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Kara McLeland / Nashville Public Radio

While the Nashville Symphony is just wrapping up the second year of its Accelerando program, they are already looking forward to its long-term results. Meant to foster the talent of young musicians from underrepresented ethnicities, the initiative works to prepare students for careers in the classical field with private lessons from Nashville Symphony players, among other perks.

Walter Bitner, the Symphony's Director of Education and Community Engagement, hopes that in the decades to come, Accelerando will help orchestras "begin to look more like their communities." Representing Accelerando for Live in Studio C was 16-year-old violist Emily Martinez-Perez and 17-year-old flutist Aalia Hanif, and audiences can hear a concert from all of the Accelerando students at the Schermerhorn on June 11

Jay Shah / WPLN

Fans won't be able to walk past the stage to take photos at this year's CMA Music Festival. Heightened security measures will keep fans at a distance from the performers.

Other security measures limit the size of the bags allowed onto the grounds and require that bags be see-through, and concertgoers might also see more checkpoints than in previous years.

Keturah Davis / Courtesy of Joshua Bishop

In 1964, a Japanese country singer named Tomi Fujiyama performed on the Grand Ole Opry, right after Johnny Cash. She had no idea that someday there would be a movie about her life and her quest to get back on the Opry stage — or how long it would take to get there.

This weekend, Fujiyama is back in Nashville to celebrate the official release of that film.

Blake Farmer / WPLN

The median price for a single family home just keeps climbing in the Nashville area — coming in a hair shy of $300,000 last month.

Meanwhile, the overall closings, the numbers of homes sold in the region, has ticked down some — by 4.5 percent compared to this time last year. But make no mistake, this is still boom times for home sales in the region.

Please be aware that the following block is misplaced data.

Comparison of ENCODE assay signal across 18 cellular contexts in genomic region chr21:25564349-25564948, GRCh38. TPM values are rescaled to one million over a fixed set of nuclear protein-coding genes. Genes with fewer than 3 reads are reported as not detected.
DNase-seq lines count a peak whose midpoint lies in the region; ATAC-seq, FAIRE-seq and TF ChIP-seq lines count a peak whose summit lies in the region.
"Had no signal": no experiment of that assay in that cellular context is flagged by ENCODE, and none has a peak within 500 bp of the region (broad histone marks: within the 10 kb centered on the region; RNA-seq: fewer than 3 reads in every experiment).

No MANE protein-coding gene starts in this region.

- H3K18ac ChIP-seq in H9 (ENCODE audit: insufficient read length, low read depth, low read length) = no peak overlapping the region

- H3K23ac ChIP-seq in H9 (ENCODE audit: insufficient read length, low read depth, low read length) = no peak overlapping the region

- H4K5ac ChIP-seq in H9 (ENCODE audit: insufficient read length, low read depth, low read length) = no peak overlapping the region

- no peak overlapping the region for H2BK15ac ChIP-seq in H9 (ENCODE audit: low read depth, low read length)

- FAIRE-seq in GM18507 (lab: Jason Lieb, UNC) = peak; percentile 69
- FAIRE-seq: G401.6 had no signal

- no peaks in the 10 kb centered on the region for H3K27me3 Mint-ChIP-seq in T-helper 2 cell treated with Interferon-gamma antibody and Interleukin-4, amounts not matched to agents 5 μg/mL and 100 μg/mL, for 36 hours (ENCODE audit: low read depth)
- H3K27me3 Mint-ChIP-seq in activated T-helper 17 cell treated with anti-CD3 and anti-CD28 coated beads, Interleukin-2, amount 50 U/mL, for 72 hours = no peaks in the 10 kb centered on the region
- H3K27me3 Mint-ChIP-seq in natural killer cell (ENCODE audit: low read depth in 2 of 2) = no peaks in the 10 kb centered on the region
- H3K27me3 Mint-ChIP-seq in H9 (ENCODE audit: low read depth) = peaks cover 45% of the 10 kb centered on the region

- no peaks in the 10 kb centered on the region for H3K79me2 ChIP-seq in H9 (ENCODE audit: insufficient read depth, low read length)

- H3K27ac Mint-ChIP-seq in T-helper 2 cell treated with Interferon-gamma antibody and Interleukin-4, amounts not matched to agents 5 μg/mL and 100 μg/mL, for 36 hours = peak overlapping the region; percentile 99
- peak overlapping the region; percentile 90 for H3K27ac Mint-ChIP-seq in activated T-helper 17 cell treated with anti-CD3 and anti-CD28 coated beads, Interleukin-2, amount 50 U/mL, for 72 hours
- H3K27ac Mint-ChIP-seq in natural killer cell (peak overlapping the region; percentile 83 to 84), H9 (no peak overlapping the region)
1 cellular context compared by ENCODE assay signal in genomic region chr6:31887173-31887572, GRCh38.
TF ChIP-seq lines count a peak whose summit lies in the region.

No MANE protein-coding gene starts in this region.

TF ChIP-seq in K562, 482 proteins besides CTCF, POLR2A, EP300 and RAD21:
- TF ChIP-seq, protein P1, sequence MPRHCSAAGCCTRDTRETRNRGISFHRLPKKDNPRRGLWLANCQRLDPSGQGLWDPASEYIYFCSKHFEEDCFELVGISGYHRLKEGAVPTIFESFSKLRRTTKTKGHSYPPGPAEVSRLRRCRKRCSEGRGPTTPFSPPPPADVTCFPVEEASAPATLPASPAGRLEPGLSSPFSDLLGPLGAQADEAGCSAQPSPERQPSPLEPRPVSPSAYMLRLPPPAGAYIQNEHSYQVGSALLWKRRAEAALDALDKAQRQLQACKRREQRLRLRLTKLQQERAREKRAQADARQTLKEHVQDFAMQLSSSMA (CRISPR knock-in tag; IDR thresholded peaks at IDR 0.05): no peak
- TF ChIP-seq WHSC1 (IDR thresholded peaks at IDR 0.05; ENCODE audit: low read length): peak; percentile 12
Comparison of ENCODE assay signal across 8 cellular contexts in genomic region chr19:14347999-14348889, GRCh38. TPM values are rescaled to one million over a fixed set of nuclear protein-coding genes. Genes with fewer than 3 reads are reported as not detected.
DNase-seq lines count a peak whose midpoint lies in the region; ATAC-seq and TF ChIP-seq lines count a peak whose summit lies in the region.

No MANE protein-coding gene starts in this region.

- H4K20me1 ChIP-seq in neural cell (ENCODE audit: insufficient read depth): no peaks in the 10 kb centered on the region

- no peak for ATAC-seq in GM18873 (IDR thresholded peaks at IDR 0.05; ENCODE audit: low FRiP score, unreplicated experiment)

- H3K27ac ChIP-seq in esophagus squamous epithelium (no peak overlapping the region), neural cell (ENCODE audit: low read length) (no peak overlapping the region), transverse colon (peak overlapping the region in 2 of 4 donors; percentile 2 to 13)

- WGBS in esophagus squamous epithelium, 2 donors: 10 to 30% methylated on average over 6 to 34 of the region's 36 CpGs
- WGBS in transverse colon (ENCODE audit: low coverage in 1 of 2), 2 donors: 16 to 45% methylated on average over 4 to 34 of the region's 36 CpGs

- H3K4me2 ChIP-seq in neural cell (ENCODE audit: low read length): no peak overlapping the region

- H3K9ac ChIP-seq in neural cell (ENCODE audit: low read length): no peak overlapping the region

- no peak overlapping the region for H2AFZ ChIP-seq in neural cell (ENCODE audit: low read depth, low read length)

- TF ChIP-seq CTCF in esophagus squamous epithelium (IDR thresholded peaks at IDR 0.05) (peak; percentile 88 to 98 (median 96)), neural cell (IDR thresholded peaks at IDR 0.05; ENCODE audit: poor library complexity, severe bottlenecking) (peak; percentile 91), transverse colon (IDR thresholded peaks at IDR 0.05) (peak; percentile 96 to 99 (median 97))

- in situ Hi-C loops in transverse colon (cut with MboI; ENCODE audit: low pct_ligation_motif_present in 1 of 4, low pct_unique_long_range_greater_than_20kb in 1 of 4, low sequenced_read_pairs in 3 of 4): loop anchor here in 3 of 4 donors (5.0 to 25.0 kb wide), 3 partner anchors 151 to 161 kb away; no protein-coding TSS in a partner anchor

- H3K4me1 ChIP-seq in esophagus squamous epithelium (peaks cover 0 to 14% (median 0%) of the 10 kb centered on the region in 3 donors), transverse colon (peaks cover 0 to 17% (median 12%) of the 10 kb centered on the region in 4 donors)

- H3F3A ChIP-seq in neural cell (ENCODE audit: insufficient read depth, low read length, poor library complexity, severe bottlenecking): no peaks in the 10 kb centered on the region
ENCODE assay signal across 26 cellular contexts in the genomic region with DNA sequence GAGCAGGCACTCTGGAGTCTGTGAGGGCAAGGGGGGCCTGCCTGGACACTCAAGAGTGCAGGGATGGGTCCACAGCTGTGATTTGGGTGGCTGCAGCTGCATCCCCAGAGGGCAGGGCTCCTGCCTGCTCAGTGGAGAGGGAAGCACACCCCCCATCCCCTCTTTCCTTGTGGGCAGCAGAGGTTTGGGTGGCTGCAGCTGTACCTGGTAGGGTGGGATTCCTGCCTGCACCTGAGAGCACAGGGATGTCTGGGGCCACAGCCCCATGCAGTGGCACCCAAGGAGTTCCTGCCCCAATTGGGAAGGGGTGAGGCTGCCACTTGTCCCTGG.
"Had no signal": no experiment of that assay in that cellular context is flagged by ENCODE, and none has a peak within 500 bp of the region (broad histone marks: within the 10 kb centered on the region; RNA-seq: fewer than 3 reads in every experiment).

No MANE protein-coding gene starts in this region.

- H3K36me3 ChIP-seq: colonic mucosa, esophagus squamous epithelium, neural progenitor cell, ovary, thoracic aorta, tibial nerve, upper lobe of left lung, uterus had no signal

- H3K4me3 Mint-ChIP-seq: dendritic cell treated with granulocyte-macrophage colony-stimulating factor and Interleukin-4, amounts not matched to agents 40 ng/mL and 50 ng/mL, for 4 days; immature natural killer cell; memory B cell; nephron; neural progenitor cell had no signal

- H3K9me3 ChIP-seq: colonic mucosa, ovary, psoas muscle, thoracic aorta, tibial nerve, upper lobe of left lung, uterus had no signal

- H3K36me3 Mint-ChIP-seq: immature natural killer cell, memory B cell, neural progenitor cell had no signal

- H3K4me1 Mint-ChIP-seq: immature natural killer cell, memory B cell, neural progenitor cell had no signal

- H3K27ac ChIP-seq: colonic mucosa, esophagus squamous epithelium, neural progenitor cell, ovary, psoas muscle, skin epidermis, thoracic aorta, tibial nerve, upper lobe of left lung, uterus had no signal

courtesy Helen German

Being in love often requires making sacrifices, but for Helen German, the sacrifice was a big one: Finding romance meant losing the approval of her family. Today, Helen relates the details of her life story, from surviving the air raids of World War II to sustaining a 65 year marriage, while managing to hold on to her beliefs. Helen shares her story to poet Bryan Byrdlong, who turns her lifetime of perseverance into poetry.

Julieta Martinelli / WPLN

Being single these days almost always comes with a certain rite of passage: the moment when you download the dating apps.

Programs like Tinder or Bumble have made meeting people much easier (at least in theory), but as Nashville writer Alex Pollack explains, it also makes dating more invasive. He talked to WPLN's Emily Siner in our live series Movers & Thinkers about why the apps feel impersonal, yet impossible to break away from.

courtesy Patrick Whelan

Bonnaroo is not the ideal setting for someone in recovery from addiction. Every year, there are dozens of drug arrests, sometimes big ones, and alcohol-related illnesses or even hospitalizations. But hundreds of sober concert-goers now gather each year to enjoy the music substance-free.

National African-American Music Museum in Nashville
Courtesy of Oliver McMillan

The National Museum of African American Music is finally beginning to take shape.

After nearly two decades, construction is under way on Lower Broadway in downtown Nashville. Meanwhile, organizers are gathering hundreds of artifacts and designing exhibits for the museum's expected launch next year. 

Blake Farmer / WPLN

The board that oversees Nashville General Hospital is in turmoil. A fourth board member has resigned in a matter of months.

Michele Williams stepped down this week, expressing disapproval with the rushed contract extension for the CEO last week.

Nashville City Hall
Tony Gonzalez / WPLN

Some Nashvillians are asking — with gusto — for the Metro Council to increase Davidson County’s property tax as a way to fund pay increases for city employees.